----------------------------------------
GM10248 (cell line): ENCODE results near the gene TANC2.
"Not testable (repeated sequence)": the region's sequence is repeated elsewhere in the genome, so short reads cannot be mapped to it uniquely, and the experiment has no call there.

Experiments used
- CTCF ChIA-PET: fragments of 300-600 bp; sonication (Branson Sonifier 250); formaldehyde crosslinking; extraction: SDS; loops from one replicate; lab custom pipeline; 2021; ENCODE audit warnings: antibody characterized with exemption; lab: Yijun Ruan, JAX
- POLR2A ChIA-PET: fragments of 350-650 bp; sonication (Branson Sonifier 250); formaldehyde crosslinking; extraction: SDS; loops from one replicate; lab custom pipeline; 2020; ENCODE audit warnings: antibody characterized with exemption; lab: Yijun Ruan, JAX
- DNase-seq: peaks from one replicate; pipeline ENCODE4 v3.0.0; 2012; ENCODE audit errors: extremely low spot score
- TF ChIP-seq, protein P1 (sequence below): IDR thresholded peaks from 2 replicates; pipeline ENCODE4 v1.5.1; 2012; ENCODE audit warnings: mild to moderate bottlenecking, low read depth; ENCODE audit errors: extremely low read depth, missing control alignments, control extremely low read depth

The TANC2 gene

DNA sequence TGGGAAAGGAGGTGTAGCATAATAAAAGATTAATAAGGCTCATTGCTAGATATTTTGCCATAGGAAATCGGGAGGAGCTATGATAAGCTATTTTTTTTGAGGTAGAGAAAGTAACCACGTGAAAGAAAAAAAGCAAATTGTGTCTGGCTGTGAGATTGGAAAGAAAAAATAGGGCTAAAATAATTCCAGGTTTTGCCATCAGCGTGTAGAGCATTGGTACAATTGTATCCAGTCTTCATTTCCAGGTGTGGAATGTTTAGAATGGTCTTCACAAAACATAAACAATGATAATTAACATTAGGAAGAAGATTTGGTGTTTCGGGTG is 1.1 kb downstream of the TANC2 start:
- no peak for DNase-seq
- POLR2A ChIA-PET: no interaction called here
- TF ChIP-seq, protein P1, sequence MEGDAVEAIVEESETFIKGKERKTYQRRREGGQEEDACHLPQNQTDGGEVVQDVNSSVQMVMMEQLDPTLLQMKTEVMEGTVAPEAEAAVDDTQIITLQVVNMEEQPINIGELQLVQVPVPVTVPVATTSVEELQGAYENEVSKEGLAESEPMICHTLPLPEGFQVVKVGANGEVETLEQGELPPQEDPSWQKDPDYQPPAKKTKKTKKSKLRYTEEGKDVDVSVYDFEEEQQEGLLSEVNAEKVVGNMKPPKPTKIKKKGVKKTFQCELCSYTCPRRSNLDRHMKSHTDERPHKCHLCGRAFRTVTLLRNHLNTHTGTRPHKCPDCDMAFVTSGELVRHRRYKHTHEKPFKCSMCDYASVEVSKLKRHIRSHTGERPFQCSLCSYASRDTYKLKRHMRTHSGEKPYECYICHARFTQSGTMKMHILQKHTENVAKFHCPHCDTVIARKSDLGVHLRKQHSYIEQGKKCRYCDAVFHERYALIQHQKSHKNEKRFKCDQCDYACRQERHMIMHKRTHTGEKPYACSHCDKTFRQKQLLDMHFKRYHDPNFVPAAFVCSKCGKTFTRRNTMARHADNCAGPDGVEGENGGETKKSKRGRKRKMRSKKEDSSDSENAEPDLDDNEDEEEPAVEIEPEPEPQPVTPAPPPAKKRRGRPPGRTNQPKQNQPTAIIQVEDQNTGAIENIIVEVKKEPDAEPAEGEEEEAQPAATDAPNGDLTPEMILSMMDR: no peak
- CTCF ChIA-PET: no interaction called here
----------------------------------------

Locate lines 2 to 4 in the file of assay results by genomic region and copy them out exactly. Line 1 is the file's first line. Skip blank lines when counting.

"Not testable (repeated sequence)": the region's sequence is repeated elsewhere in the genome, so short reads cannot be mapped to it uniquely, and the experiment has no call there.

Experiments used
- CTCF ChIA-PET: fragments of 300-600 bp; sonication (Branson Sonifier 250); formaldehyde crosslinking; extraction: SDS; loops from one replicate; lab custom pipeline; 2021; ENCODE audit warnings: antibody characterized with exemption; lab: Yijun Ruan, JAX